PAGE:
​Expert Reviews – Mkomazi NP

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Expert
Philip Briggs   –  
South Africa ZA
Visited: Multiple times

Philip is an acclaimed travel writer and author of many guidebooks, including the Bradt guides to Uganda, Tanzania, Kenya and South Africa.

1 person found this review helpful.

In the Shadow of Kilimanjaro
Overall rating
3/5

Despite its close proximity to Moshi and Kilimanjaro, this 3,700km2/1,400mi2 extension of Kenya’s vast Tsavo National Park ranks among the most neglected of Tanzania’s protected areas. In terms of general wildlife viewing, Mkomazi doesn’t rank alongside most of the country’s better-known parks, but the quality of sightings improves with every passing year, and will hold considerable appeal to relaxed safari-goers who really want to escape the tourist treadmill.

Mkomazi has been the site of a sanctuary for black rhino since the 1990s but the breeding facility was for years closed to visitors. That changed in 2021 with the opening of the 16km2/6mi2 Mkomazi Black Rhino Tourist Sanctuary at Mbula. The park now offers guided game drives into the sanctuary – which has been stocked with two male and four female black rhinos, all but one of which was born in Mkomazi – in an open-sided 4x4. Sightings are not guaranteed, but the odds are as good as anywhere in Tanzania, and we had a great close-up encounter with one of the males when we visited in 2022.

We also visited the park’s well-known African wild dog breeding centre at Kisimo Hill, which is included in the price of a game drive into the rhino sanctuary, but I wouldn’t particularly recommend this as the dogs are kept in a smallish enclosure that doesn’t feel much different to visiting a zoo.

Other animals likely to be seen in Mkomazi include elephant, giraffe, buffalo, plains zebra, Coke’s hartebeest and eland. On our most recent visit, we found that game viewing was most productive in the vicinity of Dindira Dam, where we were fortunate enough to see lions on two successive days. Mkomazi is an important refuge for dry-country antelope such as gerenuk, lesser kudu and fringe-eared oryx. These antelope are very uncommon along the main tourist circuits, but sightings are quite likely in the black rhino sanctuary, where there are no large predators.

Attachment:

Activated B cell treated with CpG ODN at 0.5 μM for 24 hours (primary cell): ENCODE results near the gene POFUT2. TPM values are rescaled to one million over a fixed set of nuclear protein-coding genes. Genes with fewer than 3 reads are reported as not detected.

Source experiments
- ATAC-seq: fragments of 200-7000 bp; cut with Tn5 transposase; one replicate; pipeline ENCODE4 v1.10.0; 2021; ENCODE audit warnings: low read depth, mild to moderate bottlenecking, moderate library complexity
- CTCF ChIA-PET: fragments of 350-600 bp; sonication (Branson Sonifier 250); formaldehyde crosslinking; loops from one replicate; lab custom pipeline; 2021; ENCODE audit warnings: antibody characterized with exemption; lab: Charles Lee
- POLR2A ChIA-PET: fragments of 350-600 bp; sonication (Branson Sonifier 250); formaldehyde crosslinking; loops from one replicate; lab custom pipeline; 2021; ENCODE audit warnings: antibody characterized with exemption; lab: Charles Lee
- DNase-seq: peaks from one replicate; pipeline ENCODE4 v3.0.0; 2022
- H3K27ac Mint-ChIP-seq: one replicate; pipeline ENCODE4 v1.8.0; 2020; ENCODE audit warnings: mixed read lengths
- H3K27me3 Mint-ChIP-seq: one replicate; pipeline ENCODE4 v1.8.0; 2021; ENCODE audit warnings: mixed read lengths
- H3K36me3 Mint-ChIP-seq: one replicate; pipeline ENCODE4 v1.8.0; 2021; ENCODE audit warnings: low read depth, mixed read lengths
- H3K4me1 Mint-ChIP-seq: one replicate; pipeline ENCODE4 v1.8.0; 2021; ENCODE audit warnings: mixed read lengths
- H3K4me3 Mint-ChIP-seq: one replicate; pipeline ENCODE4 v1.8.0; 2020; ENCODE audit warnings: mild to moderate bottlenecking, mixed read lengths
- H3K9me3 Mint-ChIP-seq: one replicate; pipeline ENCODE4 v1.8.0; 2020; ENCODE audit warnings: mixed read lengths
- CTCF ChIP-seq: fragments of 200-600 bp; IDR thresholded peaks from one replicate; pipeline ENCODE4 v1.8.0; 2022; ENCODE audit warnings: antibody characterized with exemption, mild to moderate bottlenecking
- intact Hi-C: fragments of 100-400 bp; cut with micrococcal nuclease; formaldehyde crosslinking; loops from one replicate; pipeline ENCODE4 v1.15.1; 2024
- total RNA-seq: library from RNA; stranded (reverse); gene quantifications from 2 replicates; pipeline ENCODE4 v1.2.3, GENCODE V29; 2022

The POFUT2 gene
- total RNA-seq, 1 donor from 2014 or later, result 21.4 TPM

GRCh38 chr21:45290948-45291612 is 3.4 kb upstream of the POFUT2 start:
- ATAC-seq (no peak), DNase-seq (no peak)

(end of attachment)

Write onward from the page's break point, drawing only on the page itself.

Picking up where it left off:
For birders, Mkomazi is home to several dry-country birds at the southern extent of their range. Most spectacular among these is the vulturine guineafowl, which is more graceful than the common helmeted guineafowl and has a bright cobalt chest. Scenically, Mkomazi is surrounded by mountains, most conspicuously the Pare range, but also the more distant Kilimanjaro, which often emerges from its cloudy shroud in the late afternoon or early morning.

Expert
Ariadne van Zandbergen   –  
South Africa ZA
Visited: Multiple times

Ariadne is a renowned African wildlife photographer whose work is featured in many well-known guidebooks and magazines.

1 person found this review helpful.

A Sanctuary for Black Rhinos
Overall rating
3/5

Although its game-drive circuit is limited, Mkomazi National Park is part of a vast ecosystem extending across the Kenyan border into Tsavo East and West National Parks. You can really see anything here, but animals tend to be dispersed and a bit skittish. The setting is spectacular: mountains rise up in several directions and on a clear day Kilimanjaro can be seen in the distance. For me, it’s the feeling of untrammeled wilderness that makes Mkomazi an exciting destination. Every time we’ve visited, we’ve had the place more or less to ourselves. The circular drive to Dindira Dam is most productive for wildlife viewing. We saw lots of giraffes, zebras, Coke’s hartebeest and eland. And we were lucky to see lions ambushing buffalo as they came to drink. Mkomazi is also a good place to see dry-country specials, such as lesser kudu, fringe-eared oryx and the odd-looking gerenuk with its elongated neck.

The highlight of our most recent stay was a drive inside the new 16km2/6mi2 Mkomazi Black Rhino Tourist Sanctuary. We were taken in an open-sided 4x4 to look for these highly endangered heavyweights. Although chances are good to spot one of the four rhinos kept in the enclosure, sightings aren’t guaranteed. We drove around for almost two hours before we were rewarded with a very close-up encounter. This new activity is part of Mkomazi’s important rhino conservation efforts, which started in the 1990s.

Expert
Mary Fitzpatrick   –  
United States US
Visited: Multiple times

Mary is an acclaimed travel writer and author of many Lonely Planet guidebooks, including South Africa, Tanzania, East Africa and Africa.

Arid Savannah Landscapes & Fabulous Birding
Overall rating
2/5

Mkomazi is an arid expanse of savannah lands studded with baobab and thorn acacia and broken by low, rocky hills. It offers fabulous birding beginning almost immediately upon entry to the park and getting better as you progress northwards towards the campsite at Dindera Dam. It's also an ideal spot for those who enjoy watching for nature's little details, such as fresh elephant dung covered with yellow butterflies and dung beetles or helmeted guineafowl running into the grasses along the road side.

Larger wildlife is present - dik-diks, oryx, gerenuk and elephants are the main attractions. Yet, numbers cannot compare with those in Tanzania's northern parks, and I recommend that those visiting from outside Tanzania head further northwest, towards Serengeti and the rest of the wildlife-rich northern circuit.

Average Expert Rating

  • 2.7/5
  • Wildlife
  • Scenery
  • Bush Vibe
  • Birding

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